Winter Equestrian Sport – Skijoring

equestrian Skijoring Mirror Lake

When I think of equestrian events at the Olympic Games I think of dressage and show jumping – you know – the Summer Olympics. Did you know there is a winter equestrian sporting event? It’s called skijoring and in 1928 it was a demonstration sport in the 2nd modern Winter Olympics!

1. In what century was skijoring a demonstration sport in the Winter Olympics?

2. How many years ago was skijoring a a demonstration sport in the Winter Olympics?

skijoringSkijoring behind a horse is said to have originated as a method of winter travel, but today it is mostly a competitive sport. A variation of the Norwegian sport ski driving, equestrian skijoring involves a horseback rider pulling a skier who holds onto a tow or rope like in water skiing.

Leadville, Colorado held the first North American skijoring race in 1949.

3. How many years ago did the first skijoring race take place in North America?

Two types of race courses are common in skijoring competitions, the straight course and the horseshoe-shaped course. The straight course allows the horse to run at top speed down the middle of the course with the skier navigating slalom gates and jumps ranging from three to nine feet high, set on either side of the horse track.

Ski joring

Skijoring in Leadville, Colorado.

At some events, to add difficulty, the skier is also required to grab one or more rings as they ski past a station on the course. The horseshoe-shaped course allows the horse to run on the inside of the track while the skier navigates slalom racing gates and jumps ranging from four to six feet high.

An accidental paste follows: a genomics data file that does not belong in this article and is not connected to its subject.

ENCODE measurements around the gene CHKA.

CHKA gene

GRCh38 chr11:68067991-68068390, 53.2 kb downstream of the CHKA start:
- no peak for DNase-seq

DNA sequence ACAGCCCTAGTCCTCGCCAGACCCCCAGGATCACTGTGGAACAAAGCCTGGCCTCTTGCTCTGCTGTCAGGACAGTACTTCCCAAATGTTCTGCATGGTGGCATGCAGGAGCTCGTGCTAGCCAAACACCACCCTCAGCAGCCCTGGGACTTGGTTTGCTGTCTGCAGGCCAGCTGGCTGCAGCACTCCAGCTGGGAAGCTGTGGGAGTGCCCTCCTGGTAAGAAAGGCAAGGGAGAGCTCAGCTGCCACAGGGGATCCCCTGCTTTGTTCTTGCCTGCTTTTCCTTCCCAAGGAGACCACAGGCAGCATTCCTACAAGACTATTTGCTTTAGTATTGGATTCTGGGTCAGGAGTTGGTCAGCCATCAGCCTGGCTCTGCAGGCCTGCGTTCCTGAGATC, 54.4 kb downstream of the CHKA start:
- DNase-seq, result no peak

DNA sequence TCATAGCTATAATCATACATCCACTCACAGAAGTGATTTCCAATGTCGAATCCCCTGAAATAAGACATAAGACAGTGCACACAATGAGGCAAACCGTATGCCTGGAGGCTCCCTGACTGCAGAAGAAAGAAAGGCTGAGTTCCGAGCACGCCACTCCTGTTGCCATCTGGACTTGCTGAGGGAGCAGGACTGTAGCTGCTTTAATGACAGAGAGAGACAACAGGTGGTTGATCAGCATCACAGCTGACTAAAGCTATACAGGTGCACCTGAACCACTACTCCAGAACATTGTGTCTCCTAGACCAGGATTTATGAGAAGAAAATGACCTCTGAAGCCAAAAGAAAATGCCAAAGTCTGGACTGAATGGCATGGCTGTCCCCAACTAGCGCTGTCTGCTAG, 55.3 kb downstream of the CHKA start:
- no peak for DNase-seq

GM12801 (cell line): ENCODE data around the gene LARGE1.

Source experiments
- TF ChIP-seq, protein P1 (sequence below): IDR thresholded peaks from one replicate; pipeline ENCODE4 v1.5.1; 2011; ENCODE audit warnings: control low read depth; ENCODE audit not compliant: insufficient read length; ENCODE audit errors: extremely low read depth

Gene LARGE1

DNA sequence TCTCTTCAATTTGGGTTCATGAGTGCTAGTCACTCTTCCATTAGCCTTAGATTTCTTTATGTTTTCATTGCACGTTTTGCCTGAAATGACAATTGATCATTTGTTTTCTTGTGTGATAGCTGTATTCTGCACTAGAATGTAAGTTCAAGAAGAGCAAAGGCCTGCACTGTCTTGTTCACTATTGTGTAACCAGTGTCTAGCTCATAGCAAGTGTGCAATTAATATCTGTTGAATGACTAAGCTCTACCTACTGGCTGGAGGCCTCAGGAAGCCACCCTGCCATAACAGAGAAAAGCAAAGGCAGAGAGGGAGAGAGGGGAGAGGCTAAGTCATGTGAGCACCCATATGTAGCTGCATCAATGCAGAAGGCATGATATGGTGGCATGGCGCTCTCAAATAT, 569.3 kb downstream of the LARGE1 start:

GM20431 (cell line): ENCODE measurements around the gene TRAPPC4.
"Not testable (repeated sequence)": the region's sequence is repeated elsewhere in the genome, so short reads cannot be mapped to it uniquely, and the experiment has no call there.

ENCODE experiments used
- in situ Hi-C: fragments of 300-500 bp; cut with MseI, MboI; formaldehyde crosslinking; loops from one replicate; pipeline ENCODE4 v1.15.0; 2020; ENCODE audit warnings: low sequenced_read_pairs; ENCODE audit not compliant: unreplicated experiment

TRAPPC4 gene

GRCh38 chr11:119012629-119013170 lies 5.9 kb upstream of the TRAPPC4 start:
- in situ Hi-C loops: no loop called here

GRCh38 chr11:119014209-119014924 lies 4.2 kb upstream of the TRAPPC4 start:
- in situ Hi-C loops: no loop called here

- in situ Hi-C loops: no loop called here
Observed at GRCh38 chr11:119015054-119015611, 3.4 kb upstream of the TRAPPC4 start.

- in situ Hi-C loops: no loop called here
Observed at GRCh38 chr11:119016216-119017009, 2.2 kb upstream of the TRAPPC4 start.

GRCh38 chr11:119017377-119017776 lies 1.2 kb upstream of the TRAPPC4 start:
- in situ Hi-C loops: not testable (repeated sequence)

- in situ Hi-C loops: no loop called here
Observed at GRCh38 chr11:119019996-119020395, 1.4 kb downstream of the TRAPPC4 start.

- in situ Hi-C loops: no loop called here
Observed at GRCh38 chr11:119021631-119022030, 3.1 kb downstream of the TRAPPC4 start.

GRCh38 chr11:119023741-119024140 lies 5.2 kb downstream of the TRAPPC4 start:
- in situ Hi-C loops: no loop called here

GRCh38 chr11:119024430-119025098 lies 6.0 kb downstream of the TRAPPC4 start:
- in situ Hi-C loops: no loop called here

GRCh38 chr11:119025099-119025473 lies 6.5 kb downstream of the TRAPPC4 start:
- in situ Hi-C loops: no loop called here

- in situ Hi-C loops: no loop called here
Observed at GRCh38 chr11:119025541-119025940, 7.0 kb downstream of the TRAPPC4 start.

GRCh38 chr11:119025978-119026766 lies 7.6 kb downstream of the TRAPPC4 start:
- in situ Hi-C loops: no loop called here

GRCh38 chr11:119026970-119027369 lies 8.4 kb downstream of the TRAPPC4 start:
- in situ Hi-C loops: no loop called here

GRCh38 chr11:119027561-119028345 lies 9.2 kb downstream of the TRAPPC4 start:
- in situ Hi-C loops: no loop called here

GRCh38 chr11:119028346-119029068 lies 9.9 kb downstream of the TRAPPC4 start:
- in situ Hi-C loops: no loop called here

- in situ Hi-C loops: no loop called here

The World Skijoring Championships have been held in Whitefish, Montana since 2009, as a part of the annual Whitefish Winter Carnival, usually the last weekend of January. This year’s event was just last week and the results are in!

The length of the course is approximately 750 to 800 feet. One of the rules is that a horse or mule (yes, there is a mule class) cannot run more than twice a day.

4. Assuming a course distance of 750 feet, how far would a horse run if it ran the course twice? Express your answer in yards.

5. Assuming a course distance of 800 feet, how far would a horse run if it ran the course twice? Express the number of feet in word form.

Leadville Ski Joring

Skijoring in Leadville, Colorado.

Ropes are to be 50ft in length and 3/8” or larger in diameter. Handles on ropes are not permitted.

Math Talk – diameter: a straight line passing through the centre of a circle to touch both sides of the circumference. In the sentence above it is referring to the thickness of the rope.

While skijoring is a timed event, penalty points are given for missed elements on the course. At the Whitefish world championship event, penalties are received for the following:

  • A five second penalty is assessed for each missed jump or gate.
  • A five second penalty is assessed for any horse breaking the plane of any jump, hitting a gate, or hitting a timing device (i.e. clapper boards).